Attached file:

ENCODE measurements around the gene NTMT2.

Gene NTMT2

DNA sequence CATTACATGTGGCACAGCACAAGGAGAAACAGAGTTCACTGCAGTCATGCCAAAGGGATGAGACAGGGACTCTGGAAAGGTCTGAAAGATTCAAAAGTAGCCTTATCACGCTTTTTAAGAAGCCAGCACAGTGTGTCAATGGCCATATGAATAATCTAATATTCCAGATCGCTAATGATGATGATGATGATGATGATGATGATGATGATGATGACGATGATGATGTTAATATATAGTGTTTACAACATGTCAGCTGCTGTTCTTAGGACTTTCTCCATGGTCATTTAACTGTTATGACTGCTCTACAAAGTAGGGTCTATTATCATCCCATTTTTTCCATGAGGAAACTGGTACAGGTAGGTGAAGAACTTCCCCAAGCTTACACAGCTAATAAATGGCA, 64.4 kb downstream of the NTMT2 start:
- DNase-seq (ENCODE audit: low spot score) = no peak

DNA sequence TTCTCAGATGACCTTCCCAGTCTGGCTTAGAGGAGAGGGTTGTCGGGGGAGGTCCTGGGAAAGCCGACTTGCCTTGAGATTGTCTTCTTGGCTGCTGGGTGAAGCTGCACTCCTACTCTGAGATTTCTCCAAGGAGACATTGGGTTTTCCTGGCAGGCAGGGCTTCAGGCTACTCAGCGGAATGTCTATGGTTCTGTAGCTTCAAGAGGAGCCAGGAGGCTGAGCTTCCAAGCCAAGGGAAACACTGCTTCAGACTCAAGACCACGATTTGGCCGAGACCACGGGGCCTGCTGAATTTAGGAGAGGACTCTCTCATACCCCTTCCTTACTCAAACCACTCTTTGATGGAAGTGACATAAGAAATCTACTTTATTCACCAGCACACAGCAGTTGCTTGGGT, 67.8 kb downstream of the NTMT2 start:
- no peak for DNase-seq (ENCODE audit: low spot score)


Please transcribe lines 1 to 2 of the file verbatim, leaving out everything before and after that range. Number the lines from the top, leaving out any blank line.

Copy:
ENCODE measurements around the gene NTMT2.

Gene NTMT2